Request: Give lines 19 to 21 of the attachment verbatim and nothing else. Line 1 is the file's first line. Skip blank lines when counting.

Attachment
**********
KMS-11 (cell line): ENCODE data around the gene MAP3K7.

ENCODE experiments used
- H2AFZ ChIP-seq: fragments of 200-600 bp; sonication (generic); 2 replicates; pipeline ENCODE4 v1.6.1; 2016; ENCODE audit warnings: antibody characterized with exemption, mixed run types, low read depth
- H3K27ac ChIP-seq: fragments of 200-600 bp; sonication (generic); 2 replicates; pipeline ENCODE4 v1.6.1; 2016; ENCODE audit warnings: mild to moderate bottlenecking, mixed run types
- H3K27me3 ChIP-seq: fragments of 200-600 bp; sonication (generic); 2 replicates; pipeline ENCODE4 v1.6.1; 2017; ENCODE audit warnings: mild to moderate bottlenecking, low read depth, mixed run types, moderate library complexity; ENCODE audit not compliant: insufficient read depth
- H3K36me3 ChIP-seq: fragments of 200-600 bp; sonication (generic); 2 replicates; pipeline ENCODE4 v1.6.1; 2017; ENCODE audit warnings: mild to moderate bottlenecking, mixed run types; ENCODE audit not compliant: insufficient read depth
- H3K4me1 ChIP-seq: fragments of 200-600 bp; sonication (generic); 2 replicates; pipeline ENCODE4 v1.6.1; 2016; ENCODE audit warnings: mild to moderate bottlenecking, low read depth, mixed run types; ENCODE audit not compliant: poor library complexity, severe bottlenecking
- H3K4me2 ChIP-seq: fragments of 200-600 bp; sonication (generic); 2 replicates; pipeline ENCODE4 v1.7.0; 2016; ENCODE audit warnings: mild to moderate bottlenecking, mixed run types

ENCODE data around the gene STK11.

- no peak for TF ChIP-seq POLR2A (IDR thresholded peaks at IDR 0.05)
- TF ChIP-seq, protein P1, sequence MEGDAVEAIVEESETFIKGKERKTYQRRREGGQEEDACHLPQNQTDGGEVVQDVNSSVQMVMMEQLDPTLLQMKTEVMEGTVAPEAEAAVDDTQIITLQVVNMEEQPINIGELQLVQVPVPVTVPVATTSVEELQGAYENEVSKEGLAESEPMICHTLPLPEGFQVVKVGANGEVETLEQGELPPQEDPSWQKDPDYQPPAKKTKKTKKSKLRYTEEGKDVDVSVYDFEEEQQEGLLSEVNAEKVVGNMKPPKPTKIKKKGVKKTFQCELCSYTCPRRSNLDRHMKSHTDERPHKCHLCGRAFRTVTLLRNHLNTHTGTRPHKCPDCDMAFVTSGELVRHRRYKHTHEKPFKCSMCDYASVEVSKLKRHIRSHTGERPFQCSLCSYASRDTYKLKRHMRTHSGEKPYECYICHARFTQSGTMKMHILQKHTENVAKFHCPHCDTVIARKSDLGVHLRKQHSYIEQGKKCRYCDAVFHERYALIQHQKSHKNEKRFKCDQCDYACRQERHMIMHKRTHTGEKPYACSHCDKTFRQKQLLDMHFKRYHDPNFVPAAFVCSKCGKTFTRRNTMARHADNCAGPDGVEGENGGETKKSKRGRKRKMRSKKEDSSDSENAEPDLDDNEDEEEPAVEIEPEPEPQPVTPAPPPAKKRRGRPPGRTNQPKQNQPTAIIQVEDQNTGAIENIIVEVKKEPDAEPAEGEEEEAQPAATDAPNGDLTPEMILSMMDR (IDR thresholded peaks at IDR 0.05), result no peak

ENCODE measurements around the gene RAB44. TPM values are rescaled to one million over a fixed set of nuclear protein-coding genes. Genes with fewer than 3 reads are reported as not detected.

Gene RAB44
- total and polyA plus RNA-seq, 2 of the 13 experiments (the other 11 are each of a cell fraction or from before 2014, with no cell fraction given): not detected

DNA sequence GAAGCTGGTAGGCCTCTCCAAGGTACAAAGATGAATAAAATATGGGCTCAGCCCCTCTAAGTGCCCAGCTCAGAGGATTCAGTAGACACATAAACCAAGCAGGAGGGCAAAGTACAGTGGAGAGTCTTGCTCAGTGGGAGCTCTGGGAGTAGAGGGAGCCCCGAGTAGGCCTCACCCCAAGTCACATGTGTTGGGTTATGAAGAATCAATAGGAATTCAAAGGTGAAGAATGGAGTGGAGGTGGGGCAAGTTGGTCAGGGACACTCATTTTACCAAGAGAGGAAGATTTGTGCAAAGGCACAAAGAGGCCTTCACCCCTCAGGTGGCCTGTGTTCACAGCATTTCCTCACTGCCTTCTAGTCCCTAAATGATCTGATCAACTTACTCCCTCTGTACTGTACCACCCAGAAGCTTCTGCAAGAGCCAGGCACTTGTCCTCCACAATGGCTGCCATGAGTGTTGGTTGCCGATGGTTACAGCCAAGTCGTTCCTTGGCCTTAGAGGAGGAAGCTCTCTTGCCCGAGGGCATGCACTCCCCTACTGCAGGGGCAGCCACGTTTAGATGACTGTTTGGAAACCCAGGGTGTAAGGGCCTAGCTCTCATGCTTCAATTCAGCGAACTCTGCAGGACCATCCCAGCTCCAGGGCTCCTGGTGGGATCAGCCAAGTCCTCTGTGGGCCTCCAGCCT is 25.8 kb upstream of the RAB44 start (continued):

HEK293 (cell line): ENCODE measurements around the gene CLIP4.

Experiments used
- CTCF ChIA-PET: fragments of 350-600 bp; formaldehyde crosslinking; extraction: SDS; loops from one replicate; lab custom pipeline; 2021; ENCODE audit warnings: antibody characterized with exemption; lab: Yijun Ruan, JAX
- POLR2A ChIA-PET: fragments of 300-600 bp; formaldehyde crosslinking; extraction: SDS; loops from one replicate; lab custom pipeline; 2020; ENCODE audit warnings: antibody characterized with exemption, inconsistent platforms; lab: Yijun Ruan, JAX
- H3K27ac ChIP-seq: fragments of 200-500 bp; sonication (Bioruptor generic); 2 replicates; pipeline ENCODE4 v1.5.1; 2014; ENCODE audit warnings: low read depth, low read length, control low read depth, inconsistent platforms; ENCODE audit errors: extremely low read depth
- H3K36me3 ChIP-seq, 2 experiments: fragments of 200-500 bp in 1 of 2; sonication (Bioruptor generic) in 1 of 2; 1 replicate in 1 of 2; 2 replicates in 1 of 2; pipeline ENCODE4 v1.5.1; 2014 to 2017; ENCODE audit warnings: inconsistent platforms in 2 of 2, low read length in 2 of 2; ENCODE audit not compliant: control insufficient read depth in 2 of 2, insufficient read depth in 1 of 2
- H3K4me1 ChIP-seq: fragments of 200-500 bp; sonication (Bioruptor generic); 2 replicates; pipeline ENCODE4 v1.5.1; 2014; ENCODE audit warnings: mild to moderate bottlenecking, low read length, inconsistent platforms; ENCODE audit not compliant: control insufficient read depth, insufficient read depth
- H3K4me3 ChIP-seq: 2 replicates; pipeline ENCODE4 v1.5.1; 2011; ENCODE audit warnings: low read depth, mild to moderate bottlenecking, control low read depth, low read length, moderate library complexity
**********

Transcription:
- POLR2A ChIA-PET: fragments of 300-600 bp; formaldehyde crosslinking; extraction: SDS; loops from one replicate; lab custom pipeline; 2020; ENCODE audit warnings: antibody characterized with exemption, inconsistent platforms; lab: Yijun Ruan, JAX
- H3K27ac ChIP-seq: fragments of 200-500 bp; sonication (Bioruptor generic); 2 replicates; pipeline ENCODE4 v1.5.1; 2014; ENCODE audit warnings: low read depth, low read length, control low read depth, inconsistent platforms; ENCODE audit errors: extremely low read depth
- H3K36me3 ChIP-seq, 2 experiments: fragments of 200-500 bp in 1 of 2; sonication (Bioruptor generic) in 1 of 2; 1 replicate in 1 of 2; 2 replicates in 1 of 2; pipeline ENCODE4 v1.5.1; 2014 to 2017; ENCODE audit warnings: inconsistent platforms in 2 of 2, low read length in 2 of 2; ENCODE audit not compliant: control insufficient read depth in 2 of 2, insufficient read depth in 1 of 2